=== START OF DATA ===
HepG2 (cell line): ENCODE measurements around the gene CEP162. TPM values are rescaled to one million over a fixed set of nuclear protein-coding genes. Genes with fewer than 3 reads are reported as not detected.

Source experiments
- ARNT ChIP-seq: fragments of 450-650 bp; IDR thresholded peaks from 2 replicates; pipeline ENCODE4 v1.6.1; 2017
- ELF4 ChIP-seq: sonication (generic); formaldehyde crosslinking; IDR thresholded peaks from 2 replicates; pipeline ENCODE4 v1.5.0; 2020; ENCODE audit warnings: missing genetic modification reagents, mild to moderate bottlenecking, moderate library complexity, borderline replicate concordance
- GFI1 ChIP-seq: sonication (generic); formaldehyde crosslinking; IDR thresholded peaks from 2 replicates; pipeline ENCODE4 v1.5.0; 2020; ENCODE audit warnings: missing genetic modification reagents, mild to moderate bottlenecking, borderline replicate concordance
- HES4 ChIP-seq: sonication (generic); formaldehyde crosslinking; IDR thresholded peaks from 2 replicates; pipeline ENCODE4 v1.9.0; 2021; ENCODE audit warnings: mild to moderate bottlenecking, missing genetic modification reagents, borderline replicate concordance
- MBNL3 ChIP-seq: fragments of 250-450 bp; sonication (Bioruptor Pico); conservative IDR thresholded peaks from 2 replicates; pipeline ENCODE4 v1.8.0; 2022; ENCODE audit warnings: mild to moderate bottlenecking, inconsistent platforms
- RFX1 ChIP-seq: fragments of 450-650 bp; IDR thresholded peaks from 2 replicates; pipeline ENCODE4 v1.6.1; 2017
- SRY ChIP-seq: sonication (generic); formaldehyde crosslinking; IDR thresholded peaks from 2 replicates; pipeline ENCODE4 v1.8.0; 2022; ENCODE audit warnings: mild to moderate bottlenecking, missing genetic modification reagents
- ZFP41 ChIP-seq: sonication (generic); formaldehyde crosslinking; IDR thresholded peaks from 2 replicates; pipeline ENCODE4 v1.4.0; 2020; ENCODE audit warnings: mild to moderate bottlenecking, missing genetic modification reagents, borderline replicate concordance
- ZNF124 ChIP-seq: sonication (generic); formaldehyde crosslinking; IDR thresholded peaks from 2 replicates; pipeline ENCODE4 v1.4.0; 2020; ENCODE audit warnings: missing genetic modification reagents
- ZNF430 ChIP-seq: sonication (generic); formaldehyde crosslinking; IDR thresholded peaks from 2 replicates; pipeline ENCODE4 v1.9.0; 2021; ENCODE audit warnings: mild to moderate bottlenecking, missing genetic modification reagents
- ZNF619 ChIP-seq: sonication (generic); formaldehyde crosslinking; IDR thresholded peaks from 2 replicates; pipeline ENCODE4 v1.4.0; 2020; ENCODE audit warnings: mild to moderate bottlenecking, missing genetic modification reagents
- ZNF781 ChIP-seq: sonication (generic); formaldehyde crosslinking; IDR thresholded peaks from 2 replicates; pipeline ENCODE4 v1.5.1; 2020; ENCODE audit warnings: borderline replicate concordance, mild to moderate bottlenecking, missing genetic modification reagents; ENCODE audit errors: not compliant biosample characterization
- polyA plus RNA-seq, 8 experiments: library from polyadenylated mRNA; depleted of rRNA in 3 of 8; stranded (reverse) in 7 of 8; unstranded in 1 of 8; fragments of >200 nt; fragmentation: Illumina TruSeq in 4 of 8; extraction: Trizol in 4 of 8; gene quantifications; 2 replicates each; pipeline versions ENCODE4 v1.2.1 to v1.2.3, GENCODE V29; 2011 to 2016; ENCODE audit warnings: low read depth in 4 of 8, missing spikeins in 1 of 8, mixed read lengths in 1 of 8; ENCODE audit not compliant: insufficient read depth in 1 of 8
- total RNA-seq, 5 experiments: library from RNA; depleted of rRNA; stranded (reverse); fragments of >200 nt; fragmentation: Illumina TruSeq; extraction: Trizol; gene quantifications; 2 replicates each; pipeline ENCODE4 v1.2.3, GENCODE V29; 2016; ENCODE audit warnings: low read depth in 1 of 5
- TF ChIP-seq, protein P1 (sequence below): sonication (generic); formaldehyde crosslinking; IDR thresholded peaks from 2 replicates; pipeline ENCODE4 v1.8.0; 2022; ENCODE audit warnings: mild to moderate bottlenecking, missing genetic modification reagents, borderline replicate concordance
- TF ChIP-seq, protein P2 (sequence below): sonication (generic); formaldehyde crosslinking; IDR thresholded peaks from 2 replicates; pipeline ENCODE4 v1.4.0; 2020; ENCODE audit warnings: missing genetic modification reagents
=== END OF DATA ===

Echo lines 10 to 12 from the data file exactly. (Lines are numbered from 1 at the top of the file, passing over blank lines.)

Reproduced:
- ZFP41 ChIP-seq: sonication (generic); formaldehyde crosslinking; IDR thresholded peaks from 2 replicates; pipeline ENCODE4 v1.4.0; 2020; ENCODE audit warnings: mild to moderate bottlenecking, missing genetic modification reagents, borderline replicate concordance
- ZNF124 ChIP-seq: sonication (generic); formaldehyde crosslinking; IDR thresholded peaks from 2 replicates; pipeline ENCODE4 v1.4.0; 2020; ENCODE audit warnings: missing genetic modification reagents
- ZNF430 ChIP-seq: sonication (generic); formaldehyde crosslinking; IDR thresholded peaks from 2 replicates; pipeline ENCODE4 v1.9.0; 2021; ENCODE audit warnings: mild to moderate bottlenecking, missing genetic modification reagents